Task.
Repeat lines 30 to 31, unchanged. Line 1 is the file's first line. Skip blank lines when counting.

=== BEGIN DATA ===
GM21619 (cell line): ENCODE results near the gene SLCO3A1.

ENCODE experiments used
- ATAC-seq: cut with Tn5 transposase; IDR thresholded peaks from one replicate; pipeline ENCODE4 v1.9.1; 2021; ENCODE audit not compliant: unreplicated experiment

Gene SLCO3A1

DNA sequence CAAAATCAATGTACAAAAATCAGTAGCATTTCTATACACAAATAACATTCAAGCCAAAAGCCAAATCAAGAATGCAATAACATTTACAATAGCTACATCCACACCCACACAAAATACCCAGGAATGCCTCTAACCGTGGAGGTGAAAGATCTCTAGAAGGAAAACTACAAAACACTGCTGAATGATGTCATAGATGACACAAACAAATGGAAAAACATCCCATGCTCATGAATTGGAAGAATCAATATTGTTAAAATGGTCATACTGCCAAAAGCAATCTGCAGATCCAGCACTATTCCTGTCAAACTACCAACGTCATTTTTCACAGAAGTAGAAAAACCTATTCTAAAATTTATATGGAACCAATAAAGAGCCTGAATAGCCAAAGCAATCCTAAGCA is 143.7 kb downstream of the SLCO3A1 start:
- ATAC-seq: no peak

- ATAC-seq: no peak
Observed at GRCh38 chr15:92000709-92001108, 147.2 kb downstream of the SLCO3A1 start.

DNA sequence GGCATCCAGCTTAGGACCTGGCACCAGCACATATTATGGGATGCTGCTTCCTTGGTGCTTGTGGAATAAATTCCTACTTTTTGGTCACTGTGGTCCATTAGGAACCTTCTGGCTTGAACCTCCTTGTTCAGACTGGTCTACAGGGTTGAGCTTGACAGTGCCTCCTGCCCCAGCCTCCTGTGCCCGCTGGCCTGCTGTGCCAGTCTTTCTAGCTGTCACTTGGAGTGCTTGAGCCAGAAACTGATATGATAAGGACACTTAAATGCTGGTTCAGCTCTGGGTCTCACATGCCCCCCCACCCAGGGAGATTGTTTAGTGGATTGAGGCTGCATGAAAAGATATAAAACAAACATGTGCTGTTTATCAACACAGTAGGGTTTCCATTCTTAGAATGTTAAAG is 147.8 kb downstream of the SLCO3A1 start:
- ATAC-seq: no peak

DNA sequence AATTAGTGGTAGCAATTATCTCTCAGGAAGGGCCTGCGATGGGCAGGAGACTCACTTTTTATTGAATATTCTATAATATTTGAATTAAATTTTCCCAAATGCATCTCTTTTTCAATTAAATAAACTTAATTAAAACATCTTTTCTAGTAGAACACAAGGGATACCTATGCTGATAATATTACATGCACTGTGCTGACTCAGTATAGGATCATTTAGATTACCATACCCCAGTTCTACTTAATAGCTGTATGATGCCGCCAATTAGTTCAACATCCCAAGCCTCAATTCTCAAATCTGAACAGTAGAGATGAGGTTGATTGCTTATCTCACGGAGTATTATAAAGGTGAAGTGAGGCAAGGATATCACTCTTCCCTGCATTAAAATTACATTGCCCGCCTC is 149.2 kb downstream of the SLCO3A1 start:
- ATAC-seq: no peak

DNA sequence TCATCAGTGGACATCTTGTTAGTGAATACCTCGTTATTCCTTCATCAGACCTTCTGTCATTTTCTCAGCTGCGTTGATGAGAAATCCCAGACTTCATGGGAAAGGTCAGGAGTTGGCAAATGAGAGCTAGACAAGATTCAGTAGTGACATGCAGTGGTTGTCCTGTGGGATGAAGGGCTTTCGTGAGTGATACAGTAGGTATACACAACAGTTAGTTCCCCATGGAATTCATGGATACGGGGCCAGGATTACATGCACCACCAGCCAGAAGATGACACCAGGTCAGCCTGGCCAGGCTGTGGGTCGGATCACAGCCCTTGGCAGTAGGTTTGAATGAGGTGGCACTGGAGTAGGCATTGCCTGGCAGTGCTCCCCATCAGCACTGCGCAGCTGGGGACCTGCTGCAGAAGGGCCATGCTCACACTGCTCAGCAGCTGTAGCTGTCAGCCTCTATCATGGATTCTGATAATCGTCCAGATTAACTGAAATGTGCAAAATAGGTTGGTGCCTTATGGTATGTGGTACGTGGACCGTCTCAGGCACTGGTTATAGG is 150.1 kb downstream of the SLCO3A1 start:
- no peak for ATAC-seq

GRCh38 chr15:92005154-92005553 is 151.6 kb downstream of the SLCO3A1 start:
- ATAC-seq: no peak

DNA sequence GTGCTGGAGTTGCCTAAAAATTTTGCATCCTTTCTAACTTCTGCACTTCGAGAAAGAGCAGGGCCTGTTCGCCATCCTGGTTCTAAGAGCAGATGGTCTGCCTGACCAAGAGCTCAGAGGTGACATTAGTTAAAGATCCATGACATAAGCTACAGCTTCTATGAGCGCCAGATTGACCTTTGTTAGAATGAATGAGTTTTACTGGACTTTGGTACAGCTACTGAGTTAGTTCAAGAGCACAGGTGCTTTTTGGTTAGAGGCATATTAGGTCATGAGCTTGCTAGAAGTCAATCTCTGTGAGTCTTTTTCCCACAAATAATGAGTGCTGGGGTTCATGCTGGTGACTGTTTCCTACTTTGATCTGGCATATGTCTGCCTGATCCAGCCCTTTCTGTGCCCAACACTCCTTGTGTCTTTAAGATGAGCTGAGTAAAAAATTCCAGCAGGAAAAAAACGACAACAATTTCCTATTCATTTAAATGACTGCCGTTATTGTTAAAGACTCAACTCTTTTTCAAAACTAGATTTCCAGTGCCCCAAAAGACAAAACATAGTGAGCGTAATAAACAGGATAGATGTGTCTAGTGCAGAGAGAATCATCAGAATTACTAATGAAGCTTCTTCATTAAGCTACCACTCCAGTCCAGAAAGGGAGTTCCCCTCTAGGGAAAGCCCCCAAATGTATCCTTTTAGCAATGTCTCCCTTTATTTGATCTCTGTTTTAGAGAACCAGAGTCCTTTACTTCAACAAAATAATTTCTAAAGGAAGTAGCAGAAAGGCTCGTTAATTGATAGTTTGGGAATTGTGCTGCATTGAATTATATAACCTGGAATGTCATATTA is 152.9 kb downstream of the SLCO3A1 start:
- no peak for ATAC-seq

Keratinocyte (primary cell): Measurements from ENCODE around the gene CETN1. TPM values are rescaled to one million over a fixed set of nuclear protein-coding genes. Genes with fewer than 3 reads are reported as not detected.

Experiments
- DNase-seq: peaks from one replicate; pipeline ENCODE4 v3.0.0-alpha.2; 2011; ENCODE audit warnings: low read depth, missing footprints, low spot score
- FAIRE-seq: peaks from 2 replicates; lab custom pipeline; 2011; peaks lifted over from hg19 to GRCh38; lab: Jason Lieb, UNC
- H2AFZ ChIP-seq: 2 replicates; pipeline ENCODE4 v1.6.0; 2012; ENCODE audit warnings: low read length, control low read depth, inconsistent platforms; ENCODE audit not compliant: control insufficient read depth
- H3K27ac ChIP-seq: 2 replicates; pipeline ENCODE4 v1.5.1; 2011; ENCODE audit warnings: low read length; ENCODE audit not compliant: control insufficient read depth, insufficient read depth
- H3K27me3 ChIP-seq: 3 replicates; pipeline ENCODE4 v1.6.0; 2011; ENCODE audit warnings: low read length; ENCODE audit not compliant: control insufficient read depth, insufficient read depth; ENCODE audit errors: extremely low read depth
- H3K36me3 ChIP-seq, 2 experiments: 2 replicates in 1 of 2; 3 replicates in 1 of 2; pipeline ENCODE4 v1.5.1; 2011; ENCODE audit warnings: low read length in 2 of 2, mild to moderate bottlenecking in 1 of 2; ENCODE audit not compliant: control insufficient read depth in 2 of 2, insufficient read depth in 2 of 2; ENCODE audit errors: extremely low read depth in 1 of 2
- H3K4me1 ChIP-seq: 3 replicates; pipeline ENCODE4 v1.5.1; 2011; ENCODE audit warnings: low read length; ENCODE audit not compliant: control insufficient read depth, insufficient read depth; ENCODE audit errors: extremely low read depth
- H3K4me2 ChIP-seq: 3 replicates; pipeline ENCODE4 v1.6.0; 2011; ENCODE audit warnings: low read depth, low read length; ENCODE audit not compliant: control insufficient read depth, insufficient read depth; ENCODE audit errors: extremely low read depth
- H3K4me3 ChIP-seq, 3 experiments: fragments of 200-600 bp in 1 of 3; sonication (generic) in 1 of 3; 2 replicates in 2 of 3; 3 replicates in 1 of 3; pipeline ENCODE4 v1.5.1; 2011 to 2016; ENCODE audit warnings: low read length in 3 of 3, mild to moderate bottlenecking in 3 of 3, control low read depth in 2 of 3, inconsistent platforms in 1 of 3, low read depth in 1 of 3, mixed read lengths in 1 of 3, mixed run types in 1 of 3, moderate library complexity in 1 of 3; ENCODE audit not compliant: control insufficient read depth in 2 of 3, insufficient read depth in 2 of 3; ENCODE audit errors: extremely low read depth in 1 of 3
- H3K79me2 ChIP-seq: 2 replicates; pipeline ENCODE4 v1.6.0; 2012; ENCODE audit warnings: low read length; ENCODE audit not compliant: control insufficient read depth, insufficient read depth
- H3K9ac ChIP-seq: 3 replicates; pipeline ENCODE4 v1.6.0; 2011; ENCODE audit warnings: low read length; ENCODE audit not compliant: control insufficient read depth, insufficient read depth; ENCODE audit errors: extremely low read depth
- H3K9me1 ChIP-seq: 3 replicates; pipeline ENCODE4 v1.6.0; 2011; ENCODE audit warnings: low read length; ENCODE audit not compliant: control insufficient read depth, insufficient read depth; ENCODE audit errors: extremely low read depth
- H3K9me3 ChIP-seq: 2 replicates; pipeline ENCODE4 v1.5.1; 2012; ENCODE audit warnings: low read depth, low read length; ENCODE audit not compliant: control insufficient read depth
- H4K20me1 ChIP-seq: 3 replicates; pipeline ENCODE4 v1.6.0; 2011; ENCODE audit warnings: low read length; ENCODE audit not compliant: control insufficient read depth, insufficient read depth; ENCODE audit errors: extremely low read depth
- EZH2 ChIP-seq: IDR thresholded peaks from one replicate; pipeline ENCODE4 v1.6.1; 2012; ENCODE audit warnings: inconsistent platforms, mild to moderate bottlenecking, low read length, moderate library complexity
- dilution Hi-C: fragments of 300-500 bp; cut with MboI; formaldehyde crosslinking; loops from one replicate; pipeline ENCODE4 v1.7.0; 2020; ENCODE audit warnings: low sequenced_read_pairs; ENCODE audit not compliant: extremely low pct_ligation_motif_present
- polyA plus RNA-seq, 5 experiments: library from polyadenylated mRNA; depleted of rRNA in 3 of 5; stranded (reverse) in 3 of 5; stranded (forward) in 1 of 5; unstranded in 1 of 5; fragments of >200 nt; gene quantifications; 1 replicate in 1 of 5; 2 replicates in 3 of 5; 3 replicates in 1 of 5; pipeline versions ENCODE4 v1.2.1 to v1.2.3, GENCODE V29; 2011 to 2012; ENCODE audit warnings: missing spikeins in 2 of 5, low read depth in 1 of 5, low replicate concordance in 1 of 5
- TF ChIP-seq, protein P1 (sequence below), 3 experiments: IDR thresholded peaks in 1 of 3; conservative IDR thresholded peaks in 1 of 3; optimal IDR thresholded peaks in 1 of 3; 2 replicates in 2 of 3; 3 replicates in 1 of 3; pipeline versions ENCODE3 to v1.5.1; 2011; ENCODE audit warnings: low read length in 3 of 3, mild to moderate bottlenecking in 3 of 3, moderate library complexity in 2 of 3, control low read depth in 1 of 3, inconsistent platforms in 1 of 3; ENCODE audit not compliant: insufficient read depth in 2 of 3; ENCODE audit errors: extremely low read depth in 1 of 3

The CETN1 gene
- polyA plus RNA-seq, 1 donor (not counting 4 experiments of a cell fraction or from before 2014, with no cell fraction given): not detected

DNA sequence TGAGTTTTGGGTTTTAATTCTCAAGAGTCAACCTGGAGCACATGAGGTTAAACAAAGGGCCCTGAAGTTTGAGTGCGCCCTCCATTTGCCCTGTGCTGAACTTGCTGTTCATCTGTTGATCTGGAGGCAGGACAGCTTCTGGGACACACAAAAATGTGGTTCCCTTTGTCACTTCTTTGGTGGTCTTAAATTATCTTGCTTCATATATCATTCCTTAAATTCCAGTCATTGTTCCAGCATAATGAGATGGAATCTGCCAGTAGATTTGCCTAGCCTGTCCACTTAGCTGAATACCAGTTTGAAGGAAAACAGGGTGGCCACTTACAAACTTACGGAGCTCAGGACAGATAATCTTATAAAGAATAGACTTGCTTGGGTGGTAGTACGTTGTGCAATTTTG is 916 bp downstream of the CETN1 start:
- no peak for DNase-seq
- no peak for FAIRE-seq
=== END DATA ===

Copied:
- H3K79me2 ChIP-seq: 2 replicates; pipeline ENCODE4 v1.6.0; 2012; ENCODE audit warnings: low read length; ENCODE audit not compliant: control insufficient read depth, insufficient read depth
- H3K9ac ChIP-seq: 3 replicates; pipeline ENCODE4 v1.6.0; 2011; ENCODE audit warnings: low read length; ENCODE audit not compliant: control insufficient read depth, insufficient read depth; ENCODE audit errors: extremely low read depth